I have also observed where leaf spot, especially late leaf spot, is aggressive late in the season, primarily on a susceptible variety like ‘Georgia-13M’. If less than two weeks to go before digging, it is doubtful anything should be applied (or legally can be applied). If peanuts are 30 days or more away from harvest, then the grower can mix a pint of chlorothalonil with 5.5 fl oz/A of Alto. If harvest is more than 14 days away from harvest, the grower can mix 5-10 fl oz/A Topsin with a pint of chlorothalonil. Fields where defoliation from leaf spot diseases has reached 50% or more and have not yet reached the optimal digging date should be considered for an early digging.

Soybeans

Soybean producers in southern Georgia have experienced losses to Asian soybean rust this year; however it appears that most have successfully protected their crop with judicious fungicide applications. MORE IMPORTANTLY, I have observed a SIGNIFICANT amount of frogeye leaf spot (Cercpospora sojina) disease in a number of fields this year; something I have not seen in many years. I am not sure why this is so; however it is something we will need to watch again next season as well. Additionally, I am seeing pre-mature defoliation to Cercospora blight (Cercospora kikuchii) in a number of fields; this disease often results in purple stain of the soybean seed. Cercospora blight is diagnosed, in part, by the prominent loss of leaves in the top of the plant leaving only the petioles, reaching like bony fingers to the sky.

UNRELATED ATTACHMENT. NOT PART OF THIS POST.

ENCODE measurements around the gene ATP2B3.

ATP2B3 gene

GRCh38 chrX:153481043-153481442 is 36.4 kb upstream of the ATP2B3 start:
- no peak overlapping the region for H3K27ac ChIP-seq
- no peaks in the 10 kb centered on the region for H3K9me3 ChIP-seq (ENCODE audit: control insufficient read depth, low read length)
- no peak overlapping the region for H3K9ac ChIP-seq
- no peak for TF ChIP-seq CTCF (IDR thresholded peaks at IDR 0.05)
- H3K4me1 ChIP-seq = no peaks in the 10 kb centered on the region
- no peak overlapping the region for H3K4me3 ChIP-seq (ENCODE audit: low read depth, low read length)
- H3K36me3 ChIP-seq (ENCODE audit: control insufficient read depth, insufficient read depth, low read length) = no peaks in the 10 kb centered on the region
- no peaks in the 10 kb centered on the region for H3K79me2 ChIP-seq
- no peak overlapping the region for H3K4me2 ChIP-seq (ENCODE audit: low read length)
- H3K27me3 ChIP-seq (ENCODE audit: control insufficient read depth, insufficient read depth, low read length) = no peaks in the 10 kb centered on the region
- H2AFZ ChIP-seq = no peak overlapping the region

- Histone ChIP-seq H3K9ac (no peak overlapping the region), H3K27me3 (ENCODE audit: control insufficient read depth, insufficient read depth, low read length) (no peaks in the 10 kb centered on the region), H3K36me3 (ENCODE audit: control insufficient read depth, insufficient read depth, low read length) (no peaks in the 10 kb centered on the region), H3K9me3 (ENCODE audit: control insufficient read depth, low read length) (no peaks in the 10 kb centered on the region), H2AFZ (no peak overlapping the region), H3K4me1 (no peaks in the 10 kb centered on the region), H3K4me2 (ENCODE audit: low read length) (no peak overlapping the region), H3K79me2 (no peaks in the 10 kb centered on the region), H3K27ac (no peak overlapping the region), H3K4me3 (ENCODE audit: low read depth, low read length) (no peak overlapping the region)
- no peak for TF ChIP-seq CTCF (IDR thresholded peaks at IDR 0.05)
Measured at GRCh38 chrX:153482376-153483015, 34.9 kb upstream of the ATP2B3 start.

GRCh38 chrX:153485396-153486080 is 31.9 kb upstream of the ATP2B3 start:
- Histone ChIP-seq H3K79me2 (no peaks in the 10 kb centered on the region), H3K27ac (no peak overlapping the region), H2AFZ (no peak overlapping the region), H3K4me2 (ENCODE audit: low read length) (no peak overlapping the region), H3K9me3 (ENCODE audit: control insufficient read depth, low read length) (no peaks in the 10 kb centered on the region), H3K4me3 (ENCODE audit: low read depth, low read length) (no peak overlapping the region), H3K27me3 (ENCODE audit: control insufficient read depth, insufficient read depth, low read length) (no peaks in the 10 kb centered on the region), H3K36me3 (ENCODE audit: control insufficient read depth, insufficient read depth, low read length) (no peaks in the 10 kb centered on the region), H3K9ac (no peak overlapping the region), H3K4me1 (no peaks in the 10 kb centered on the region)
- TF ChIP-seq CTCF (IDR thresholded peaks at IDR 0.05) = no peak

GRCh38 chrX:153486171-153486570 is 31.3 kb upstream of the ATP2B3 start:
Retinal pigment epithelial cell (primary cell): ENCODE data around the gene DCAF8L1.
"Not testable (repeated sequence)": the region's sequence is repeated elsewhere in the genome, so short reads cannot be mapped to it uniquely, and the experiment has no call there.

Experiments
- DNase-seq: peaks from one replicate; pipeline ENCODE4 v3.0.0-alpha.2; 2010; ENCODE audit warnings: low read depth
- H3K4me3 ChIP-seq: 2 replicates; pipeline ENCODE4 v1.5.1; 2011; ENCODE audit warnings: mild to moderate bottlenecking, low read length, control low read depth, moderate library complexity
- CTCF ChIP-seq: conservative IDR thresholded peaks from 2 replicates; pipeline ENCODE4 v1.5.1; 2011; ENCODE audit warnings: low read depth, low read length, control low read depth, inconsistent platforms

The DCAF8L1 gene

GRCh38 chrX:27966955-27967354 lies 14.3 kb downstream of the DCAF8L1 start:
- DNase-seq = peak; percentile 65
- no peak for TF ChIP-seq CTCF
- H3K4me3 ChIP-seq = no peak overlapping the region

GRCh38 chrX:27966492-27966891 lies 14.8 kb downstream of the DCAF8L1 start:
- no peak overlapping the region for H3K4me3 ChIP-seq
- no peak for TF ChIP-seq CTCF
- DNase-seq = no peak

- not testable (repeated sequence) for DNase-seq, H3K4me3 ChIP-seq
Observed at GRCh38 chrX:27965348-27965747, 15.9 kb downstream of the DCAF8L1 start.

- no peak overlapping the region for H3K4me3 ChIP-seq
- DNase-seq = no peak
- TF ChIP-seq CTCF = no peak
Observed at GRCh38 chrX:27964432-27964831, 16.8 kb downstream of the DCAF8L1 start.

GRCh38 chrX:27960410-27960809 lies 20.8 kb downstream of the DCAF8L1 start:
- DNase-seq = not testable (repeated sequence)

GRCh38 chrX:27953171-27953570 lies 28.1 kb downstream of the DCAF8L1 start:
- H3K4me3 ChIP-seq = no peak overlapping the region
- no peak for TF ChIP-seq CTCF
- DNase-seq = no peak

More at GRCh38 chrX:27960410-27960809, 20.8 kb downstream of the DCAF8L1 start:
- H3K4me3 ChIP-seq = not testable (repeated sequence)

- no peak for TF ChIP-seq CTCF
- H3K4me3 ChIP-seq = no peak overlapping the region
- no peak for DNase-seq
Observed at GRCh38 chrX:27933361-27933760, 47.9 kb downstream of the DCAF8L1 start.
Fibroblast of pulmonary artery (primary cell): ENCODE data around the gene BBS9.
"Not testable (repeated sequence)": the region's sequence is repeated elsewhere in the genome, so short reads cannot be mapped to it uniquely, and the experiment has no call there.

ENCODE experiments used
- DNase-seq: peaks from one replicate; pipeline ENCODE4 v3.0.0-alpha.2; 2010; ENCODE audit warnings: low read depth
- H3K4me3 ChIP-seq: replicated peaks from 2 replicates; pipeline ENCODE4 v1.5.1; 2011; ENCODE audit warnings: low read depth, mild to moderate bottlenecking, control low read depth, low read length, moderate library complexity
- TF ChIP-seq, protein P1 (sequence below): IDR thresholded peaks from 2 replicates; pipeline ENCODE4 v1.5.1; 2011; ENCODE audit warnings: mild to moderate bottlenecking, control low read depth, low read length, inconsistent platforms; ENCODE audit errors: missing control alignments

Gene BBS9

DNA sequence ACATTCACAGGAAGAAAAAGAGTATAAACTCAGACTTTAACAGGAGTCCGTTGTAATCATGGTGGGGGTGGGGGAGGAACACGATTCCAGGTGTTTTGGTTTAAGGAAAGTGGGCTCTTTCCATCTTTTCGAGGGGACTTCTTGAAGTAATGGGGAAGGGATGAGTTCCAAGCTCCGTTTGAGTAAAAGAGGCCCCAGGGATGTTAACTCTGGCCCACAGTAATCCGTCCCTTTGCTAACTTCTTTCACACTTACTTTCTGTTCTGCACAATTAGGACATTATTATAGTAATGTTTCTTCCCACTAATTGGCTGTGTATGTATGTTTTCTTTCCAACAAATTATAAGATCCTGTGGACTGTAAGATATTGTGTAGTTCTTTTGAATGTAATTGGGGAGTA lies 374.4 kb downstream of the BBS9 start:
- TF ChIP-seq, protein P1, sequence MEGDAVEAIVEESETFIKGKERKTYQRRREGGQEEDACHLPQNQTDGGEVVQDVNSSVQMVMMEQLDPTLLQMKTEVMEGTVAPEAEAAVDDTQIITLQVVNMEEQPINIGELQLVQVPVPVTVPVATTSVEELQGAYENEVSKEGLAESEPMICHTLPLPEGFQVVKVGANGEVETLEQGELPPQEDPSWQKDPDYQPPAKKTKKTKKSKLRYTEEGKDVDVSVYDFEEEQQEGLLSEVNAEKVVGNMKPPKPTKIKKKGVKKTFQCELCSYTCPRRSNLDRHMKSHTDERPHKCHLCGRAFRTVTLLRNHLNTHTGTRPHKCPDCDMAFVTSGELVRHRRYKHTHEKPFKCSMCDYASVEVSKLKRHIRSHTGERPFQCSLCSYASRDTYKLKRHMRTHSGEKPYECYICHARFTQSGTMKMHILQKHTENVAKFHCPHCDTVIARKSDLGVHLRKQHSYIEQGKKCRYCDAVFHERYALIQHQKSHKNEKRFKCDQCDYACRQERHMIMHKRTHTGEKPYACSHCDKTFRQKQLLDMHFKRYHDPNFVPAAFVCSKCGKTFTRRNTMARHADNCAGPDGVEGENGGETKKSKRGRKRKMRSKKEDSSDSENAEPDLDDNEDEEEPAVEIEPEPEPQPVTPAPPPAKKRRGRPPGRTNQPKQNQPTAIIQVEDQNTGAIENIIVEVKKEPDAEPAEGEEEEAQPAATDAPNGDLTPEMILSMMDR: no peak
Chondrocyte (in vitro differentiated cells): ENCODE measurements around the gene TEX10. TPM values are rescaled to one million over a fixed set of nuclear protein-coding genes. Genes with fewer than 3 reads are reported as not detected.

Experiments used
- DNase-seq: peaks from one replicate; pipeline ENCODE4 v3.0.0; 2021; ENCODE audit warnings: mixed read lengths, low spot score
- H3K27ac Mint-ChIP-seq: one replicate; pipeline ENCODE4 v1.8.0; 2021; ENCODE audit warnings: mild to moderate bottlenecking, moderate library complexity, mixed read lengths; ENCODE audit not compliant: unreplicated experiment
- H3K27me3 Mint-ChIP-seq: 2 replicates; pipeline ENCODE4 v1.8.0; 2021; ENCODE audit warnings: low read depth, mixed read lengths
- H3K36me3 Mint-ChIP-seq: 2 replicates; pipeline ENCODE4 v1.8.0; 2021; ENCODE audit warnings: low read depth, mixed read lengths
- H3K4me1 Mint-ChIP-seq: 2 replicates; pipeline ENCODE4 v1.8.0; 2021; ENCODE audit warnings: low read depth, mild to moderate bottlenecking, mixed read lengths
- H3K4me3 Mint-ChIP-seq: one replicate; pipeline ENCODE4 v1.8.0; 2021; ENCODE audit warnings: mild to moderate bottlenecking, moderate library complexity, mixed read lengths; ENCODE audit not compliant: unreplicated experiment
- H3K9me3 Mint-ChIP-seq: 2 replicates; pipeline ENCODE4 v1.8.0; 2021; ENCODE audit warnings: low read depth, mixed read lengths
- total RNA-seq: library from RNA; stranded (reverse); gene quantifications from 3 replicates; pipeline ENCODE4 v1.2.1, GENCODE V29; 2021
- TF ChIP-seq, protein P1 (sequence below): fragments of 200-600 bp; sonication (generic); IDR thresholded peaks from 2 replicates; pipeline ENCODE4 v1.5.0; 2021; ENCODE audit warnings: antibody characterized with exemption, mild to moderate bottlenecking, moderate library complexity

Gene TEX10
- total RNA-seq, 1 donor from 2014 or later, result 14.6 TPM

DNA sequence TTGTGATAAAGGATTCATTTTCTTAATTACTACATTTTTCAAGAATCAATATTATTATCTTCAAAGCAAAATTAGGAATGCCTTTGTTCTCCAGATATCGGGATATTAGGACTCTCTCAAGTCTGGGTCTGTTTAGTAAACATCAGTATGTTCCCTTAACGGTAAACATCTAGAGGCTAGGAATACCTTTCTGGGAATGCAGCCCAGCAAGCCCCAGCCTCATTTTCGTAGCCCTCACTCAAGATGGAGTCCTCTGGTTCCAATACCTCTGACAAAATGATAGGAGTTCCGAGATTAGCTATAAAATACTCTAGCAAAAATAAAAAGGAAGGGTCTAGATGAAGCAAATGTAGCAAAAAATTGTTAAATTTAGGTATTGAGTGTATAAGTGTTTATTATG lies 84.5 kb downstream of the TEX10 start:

Cotton

Bacterial blight (Xanthomonas citrii pv malvacearum) continues to cause concern to many growers in the state. From your reports, reports from our consultants, and from my own observations, it is clear that bacterial blight can be found in a number of fields across the Coastal Plain. Classic symptoms or bacterial blight on leaves, bracts, bolls, stems and petioles are fairly easy to diagnose; still symptoms of other diseases may inadvertently be diagnosed as “bacterial blight”. 

It is my belief, based upon my observations and discussions with a number of experienced individuals, that losses to this disease are likely to be small and even negligible in many fields. Finding a little bit of disease in a field is an important contribution to understanding the occurrence of bacterial blight in 2016; but incidence alone does not mean significant yield loss.